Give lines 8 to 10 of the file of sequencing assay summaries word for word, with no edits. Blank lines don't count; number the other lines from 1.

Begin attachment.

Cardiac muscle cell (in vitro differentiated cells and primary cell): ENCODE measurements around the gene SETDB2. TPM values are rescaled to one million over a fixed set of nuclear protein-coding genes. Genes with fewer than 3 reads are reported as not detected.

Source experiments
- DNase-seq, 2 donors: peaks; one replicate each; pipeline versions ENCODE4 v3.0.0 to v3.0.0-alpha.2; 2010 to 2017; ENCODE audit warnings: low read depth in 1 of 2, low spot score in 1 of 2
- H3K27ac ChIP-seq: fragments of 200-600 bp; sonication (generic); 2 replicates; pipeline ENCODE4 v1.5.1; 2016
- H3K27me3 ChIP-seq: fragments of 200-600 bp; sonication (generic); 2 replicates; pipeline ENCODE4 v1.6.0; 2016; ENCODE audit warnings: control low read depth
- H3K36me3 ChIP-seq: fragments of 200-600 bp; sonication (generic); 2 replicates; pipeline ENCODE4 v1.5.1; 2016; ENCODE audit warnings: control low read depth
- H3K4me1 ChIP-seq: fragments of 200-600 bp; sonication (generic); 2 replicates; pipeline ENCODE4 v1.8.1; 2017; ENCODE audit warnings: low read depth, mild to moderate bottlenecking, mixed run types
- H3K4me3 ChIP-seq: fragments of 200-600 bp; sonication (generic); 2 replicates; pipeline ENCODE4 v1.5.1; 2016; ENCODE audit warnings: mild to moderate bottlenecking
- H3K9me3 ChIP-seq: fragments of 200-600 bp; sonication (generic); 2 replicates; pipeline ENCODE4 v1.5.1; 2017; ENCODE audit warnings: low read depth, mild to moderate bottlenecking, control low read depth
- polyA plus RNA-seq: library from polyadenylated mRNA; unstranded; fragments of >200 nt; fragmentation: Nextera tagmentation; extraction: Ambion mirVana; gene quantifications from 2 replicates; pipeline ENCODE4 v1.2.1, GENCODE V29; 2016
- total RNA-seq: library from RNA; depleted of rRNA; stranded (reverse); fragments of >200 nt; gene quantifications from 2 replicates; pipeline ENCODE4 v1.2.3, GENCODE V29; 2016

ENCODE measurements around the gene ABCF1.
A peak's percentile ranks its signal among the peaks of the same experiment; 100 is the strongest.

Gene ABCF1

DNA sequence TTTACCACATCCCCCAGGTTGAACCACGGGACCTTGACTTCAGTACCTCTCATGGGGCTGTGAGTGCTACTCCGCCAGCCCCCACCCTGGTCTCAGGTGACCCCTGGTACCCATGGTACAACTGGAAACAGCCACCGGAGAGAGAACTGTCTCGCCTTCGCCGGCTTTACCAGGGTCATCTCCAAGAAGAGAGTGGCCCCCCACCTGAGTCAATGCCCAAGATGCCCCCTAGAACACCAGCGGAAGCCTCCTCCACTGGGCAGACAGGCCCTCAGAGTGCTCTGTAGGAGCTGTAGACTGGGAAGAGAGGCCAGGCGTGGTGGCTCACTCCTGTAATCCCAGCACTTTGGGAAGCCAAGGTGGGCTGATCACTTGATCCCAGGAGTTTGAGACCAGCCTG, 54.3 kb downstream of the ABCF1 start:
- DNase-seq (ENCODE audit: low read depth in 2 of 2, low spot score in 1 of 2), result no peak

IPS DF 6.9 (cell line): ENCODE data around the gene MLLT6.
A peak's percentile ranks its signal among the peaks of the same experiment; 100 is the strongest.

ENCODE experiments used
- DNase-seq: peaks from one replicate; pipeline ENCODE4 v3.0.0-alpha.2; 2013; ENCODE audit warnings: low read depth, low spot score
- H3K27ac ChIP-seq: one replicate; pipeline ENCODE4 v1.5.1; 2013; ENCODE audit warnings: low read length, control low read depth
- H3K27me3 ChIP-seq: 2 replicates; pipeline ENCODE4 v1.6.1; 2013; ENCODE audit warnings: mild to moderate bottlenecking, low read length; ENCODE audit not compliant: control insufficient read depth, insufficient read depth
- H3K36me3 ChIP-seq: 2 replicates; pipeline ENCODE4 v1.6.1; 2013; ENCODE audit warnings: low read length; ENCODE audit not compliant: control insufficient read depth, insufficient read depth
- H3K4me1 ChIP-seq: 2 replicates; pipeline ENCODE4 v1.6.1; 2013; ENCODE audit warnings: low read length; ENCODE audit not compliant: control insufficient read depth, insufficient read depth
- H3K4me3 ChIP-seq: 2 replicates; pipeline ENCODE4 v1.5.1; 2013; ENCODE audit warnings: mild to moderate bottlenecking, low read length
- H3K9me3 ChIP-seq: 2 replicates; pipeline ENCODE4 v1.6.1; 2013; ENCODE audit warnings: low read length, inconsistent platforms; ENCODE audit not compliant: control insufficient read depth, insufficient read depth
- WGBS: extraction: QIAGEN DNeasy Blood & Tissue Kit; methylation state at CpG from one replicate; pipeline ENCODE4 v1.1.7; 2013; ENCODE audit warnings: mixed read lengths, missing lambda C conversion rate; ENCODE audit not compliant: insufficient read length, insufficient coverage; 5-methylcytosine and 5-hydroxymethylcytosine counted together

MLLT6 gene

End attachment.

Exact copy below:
- H3K4me3 ChIP-seq: fragments of 200-600 bp; sonication (generic); 2 replicates; pipeline ENCODE4 v1.5.1; 2016; ENCODE audit warnings: mild to moderate bottlenecking
- H3K9me3 ChIP-seq: fragments of 200-600 bp; sonication (generic); 2 replicates; pipeline ENCODE4 v1.5.1; 2017; ENCODE audit warnings: low read depth, mild to moderate bottlenecking, control low read depth
- polyA plus RNA-seq: library from polyadenylated mRNA; unstranded; fragments of >200 nt; fragmentation: Nextera tagmentation; extraction: Ambion mirVana; gene quantifications from 2 replicates; pipeline ENCODE4 v1.2.1, GENCODE V29; 2016